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Going wild at Allegheny

As all the backcountry campers plodded past us, my husband and I should have known something was different in the Allegheny National Forest. I’d never seen as many trekkers loaded down with gear for multiple days in the woods. There we were, a pair of urban-dwelling tent-and-car campers not prepared for much more than a couple hours’ hike. And that was before we got lost and encountered our first bear. One hairy weekend was ahead.

U.S. national parks tend to get all the nature-love, especially around their centennial last year. But national forests are their wild-child little cousins. Think fewer amenities and easy-to-plod trails; more animals, adventure and backcountry-camping setups; it’s accessible wilderness. The Allegheny National Forest, just an hour and a half south of Buffalo, is located right beyond the Pennsylvania state line.

The key to forest camping is a little more thorough preparation. Come prepared with a smart daypack and everything-you-need camping gear, from the marshmallows to the headlamps. Keep calm (and your food locked in the trunk of your car). If you can manage that, even families with small kids should enjoy exploring some of the 800 square miles that make up Allegheny.

In this national forest, we couldn’t reserve a campsite (many are first-come, first-served) but arrived to find plenty of spots open at Willow Bay, even at the autumn foliage peak in mid-October. Plan ahead and many cabins are also available, although they have to be booked in advance. Though they’re also federally administered and wholesome-sounding, national forests are less trafficked than national parks. The park system saved wild American land at its most pristine, while the forest system more often recovered spoiled land. To this day the forests draw half as many visitors (149 million, compared to the parks’ 308 million, in 2015).

Although the drive down through Ellicottville was quicker than we thought, at 90 minutes, by the time my husband and I had pitched our tent and gotten our bearings, the time was after 3 p.m. Late-fall sunlight slanted through the rigid vertical lines of hemlocks as we set off on the Morrison Trail, a five-mile loop. Leaves creaked under us, and we inhaled their woodsy decay. The massive stacked-layer rocks kept amazing me, beached ships among the trees.

"Holy smokes," I breathed as something slinked across the trail in front of us, slouching like a celebrity trying to keep a low profile in baggy clothes. Its dark, powerful shape slipped behind some of those big rocks.

But this star of the Western Pennsylvania forest couldn’t go incognito: it was a black bear, easily 500 pounds of latent muscle. He eyed us again through a break in the rocks, and prowled off.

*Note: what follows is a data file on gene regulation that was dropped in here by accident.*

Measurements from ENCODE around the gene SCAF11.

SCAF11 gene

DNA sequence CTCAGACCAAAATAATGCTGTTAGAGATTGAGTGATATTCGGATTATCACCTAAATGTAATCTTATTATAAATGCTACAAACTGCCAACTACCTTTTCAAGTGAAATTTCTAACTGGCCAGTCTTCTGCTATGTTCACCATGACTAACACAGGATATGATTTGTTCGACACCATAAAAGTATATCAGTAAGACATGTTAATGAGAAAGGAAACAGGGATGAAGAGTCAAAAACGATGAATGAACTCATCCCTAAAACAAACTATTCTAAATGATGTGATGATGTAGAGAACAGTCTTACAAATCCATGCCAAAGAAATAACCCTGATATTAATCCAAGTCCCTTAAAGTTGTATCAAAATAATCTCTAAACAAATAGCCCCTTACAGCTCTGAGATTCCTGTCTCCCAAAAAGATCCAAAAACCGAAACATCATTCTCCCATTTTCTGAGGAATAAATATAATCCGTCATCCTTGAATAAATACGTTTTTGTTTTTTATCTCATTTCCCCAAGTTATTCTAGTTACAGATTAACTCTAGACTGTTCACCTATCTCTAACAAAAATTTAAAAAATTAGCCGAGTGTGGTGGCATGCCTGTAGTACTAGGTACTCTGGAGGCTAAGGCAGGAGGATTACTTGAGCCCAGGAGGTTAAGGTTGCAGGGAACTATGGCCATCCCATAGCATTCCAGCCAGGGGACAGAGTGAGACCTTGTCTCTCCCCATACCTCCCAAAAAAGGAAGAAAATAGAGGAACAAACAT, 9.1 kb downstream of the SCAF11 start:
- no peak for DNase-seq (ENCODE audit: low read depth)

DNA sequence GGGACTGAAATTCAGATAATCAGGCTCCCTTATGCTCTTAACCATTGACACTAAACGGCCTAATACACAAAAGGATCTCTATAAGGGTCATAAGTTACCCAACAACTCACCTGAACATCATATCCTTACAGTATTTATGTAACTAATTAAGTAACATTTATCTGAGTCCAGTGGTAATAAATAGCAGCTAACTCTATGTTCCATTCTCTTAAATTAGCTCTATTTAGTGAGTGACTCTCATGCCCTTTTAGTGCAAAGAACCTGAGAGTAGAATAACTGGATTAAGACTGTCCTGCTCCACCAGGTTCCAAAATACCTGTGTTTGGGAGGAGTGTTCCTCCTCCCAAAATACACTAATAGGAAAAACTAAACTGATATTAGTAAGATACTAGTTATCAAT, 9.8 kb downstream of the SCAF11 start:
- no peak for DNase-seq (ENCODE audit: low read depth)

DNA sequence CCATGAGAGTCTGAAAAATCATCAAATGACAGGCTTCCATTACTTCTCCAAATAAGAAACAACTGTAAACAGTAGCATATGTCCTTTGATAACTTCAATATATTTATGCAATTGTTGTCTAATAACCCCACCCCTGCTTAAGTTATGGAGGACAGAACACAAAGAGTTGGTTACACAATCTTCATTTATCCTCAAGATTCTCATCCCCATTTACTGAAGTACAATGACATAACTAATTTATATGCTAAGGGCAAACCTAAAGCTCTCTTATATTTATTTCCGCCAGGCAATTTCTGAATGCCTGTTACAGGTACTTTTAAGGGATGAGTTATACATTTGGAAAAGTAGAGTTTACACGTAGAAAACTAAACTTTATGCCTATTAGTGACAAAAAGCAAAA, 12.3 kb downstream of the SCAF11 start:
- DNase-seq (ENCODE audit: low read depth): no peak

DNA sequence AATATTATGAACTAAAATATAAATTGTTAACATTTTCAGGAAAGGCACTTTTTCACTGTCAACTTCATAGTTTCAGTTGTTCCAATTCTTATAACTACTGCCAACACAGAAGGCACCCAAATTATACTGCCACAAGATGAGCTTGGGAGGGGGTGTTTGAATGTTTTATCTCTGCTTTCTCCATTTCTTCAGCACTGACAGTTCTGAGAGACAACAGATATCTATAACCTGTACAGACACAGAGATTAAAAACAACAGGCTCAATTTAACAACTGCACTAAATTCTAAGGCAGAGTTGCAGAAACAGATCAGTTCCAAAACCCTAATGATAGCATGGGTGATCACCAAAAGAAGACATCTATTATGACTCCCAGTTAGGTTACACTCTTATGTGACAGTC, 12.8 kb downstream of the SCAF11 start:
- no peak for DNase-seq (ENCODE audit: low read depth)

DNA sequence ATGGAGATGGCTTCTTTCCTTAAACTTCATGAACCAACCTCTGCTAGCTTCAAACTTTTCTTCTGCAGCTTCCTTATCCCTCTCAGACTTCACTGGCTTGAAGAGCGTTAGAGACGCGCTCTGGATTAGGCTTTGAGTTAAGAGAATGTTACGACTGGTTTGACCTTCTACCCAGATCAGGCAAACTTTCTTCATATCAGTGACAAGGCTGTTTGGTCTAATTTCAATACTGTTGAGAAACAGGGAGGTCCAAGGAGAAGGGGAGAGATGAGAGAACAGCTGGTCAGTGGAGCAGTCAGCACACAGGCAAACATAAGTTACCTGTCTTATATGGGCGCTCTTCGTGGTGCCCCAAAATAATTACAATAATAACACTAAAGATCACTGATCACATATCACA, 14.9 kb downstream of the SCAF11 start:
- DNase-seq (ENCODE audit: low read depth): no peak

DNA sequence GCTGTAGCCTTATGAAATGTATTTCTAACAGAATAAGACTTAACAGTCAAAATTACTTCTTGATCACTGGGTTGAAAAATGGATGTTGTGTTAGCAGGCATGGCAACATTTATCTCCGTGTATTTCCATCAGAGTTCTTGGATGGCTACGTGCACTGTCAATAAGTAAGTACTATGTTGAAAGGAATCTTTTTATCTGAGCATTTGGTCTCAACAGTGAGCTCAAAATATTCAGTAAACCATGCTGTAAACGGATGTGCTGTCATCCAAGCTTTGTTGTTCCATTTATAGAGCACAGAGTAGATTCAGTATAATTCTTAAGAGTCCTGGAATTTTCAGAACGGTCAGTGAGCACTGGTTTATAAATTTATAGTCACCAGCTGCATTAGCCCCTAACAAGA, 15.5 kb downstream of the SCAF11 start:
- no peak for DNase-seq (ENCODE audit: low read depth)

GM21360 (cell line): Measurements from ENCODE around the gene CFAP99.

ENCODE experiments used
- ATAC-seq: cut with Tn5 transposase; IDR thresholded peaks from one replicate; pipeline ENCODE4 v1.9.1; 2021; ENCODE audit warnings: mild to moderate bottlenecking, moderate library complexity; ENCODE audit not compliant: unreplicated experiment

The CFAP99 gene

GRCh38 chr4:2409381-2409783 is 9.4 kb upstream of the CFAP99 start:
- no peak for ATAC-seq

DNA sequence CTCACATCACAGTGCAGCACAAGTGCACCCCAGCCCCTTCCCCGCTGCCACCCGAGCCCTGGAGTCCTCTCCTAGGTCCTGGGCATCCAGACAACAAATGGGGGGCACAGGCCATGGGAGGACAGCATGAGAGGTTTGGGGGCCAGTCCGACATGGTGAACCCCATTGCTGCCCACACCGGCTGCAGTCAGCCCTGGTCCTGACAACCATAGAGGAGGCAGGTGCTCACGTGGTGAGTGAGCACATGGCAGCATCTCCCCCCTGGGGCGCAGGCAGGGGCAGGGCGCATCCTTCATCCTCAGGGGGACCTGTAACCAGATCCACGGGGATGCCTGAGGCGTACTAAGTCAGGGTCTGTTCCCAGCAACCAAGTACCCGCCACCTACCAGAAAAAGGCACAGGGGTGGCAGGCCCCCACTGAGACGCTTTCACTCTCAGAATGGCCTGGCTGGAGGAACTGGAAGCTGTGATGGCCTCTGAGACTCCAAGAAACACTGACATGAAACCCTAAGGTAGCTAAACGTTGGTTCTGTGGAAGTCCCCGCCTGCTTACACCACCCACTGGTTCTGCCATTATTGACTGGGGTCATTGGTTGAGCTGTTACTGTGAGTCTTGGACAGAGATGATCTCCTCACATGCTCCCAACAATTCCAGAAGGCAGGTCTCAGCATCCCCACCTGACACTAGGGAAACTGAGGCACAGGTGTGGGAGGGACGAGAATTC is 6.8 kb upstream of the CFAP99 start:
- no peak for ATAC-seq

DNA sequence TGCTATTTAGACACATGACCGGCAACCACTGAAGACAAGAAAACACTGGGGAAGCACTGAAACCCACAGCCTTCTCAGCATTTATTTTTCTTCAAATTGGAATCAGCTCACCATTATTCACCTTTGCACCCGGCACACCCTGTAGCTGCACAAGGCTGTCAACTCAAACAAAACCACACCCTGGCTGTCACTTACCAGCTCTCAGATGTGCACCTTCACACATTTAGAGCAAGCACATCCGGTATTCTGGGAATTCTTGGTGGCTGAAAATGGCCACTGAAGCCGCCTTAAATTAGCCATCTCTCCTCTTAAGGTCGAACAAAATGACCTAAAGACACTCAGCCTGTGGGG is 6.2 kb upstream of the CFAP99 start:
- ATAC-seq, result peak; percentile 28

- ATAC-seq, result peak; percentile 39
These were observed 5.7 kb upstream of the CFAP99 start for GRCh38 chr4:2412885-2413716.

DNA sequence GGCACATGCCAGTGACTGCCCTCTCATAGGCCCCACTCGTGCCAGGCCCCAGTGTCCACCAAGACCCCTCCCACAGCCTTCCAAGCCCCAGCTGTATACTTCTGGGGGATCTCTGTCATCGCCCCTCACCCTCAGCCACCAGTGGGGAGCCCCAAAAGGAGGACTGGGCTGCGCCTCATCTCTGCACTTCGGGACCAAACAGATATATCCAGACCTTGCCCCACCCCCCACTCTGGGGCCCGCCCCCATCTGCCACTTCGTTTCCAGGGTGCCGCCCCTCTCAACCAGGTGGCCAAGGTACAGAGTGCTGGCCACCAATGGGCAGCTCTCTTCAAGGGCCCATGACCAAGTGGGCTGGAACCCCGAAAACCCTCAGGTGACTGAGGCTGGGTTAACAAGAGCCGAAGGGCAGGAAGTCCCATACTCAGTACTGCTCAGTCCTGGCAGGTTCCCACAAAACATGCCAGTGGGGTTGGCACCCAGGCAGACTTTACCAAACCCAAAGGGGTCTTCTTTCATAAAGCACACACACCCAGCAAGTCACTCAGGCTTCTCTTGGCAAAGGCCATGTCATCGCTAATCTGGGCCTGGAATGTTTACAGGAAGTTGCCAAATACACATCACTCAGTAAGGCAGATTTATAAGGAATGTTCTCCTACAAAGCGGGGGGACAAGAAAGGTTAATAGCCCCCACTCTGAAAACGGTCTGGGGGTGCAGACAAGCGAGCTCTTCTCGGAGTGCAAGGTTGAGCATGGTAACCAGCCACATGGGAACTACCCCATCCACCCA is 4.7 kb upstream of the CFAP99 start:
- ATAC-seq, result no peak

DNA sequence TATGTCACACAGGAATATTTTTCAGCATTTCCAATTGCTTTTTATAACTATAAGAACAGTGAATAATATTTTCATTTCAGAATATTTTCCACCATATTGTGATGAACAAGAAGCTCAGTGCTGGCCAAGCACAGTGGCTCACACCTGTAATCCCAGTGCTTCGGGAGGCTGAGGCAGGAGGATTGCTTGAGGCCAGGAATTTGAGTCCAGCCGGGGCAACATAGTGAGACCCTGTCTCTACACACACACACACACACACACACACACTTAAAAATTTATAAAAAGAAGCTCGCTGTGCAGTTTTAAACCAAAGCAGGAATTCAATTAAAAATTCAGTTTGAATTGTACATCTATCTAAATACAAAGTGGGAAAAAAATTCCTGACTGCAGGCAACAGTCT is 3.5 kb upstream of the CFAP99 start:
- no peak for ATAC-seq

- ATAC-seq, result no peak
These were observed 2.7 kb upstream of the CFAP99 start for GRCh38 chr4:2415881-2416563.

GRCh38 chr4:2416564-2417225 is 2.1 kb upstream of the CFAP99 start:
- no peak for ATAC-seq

Black bears are incredibly common at Allegheny, with a population estimated in the hundreds. Buffalo friends who’d stayed in the forest before had actually seen campers foolish enough to feed bears near their tent. And indeed, the rescue workers we talked to later were less concerned about bears than irresponsible people. They can endanger both fellow humans and the animals as well, since bears conditioned to food or garbage usually have to be killed.

Distracted by bear thoughts, I didn’t realize we had even bigger problems until the GPS on my Garmin watch beeped six miles. We must have turned off the five-mile Morrison Trail and onto the Rimrock Trail. Rimrock was a wider loop, about 11 miles, so theoretically we’d arrive back at our car — but I calculated we had maybe an hour left of sunlight, and two hours still of hiking. No water, snacks, or bathroom stops, we wordlessly agreed. We concentrated on getting our footing under the confetti of leaves as the light dimmed.

Around 10 miles in we came across more of those backcountry campers setting up their tent for the night; they said the trail’s end was not far ahead. We soon spotted flashing lights and stumbled in just before the night turned black. Ambulances and official trucks were parked in the lot. Crews milled around waiting for less fortunate hikers to be pulled out. "To be honest, we hate doing this," one worker told us, suspenders holding up his baggy fireman’s pants.

"We had headlamps," I blurted (leaving out that we’d only had one between the two of us. I resolved to always carry two, and to start tossing foil emergency blankets in my daypack, too.)

"Thank you," he said. "Everybody should do that."

Feeling at least figuratively out of the woods, I barreled our Honda down the road toward the campground. We were talking over the bear, and our close call getting out, when six eyes flashed. Three deer leaped into the road. My brakes crunched hard. Still, the last deer hit us, glancing the back corner of our car.

We let out a breath — for its life and ours — only when it kept going and vanished into the woods. The deer-miss made for a third close call to relive that night over our s’mores. (Fortunately, we’d packed everything we needed for the evening, right down to the roasting sticks and several much-needed beers. Even the few convenience stores were closed.)

In the bright morning, still dazed and reeking of campfire, we wandered in sight of camp around the Willow Bay basin, out in the open where we couldn’t get lost. The deep-green pines set off the hemlocks’ chartreuse leaves, reflecting tranquilly on the water. I’d heard of mountain biking, river paddling, and even skydiving opportunities in Allegheny National Forest, and on another trip we’d maybe try those adventures. For now, we’d happily take an uneventful walk. n

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